Eminent Food writer Sangeeta Khanna, who took a live culinary session on Gluten-Free Hi Tea recipes with Chef Alok at the Imperial Culinary club, in The Imperial, Janpath, gave an insightful talk on adapting a Gluten free lifestyle, its relevance and benefits, and later in the course of the session, through the fun recipes with wheat alternatives showed how a gluten-free diet may not be all that boring, only if we are willing to look past our wheat obsession. The featured recipes by Chef Alok conjured from healthy alternate ingredients like buckwheat, ragi, quinoa, millets, water chestnut left the audience in awe of all the delicious wheat alternatives that can easily find its place in our kitchens.

From Buckwheat sandwich with beetroot and feta to Ragi Samosa filled cucumber, peas and cashew nut; Quinoa cumin and sesame crackers with orange hummus; Amaranth flour, carrot and raisin cookies and Fresh water chestnut panacotta with pecan nut and honeycomb, the menu was a treat to the senses filled with gluten free delights, and the audience was all the more delighted to take back home such easy-to cook recipes. And why not? 'Gluten-free' diet wasn't so exotic a deal after all.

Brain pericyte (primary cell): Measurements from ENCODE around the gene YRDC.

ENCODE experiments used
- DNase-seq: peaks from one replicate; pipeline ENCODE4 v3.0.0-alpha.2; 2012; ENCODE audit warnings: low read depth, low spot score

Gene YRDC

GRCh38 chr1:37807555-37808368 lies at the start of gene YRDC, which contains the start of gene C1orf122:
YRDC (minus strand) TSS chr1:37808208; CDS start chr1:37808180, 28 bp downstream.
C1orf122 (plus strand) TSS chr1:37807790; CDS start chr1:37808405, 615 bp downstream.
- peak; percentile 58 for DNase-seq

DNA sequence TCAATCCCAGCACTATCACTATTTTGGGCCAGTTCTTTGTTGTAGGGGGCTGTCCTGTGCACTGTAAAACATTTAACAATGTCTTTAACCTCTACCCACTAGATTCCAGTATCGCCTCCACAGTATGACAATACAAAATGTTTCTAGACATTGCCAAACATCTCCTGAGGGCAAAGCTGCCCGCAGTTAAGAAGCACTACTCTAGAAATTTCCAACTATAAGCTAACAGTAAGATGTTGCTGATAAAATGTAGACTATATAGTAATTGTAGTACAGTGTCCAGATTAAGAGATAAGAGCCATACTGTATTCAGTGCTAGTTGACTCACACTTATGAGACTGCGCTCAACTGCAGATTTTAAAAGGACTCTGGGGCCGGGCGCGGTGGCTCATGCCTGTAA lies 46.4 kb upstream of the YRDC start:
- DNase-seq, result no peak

gluten free

Gluten allergies as a concept wasn't as relevant to the Indian context as it is now. The percentage of Gluten is about 30 percent more than it was 20 years ago, said Sangeeta Khanna

She added, 'Gluten rose in importance after the industrial revolution. It helped make the breads softer and taller. We have since been consuming gluten in all wheat-based products. This resulted in greater demand of wheat. To the point that we have greater supply of wheat than the actual demand! India is one of the highest wheat producing nations. All our bread, cookies and pastas are wheat based or packed with all-purpose flours(the cheapest). The all-purpose flour based products are cheap, have a longer shelf life and after all the processing and refining it is not even food anymore".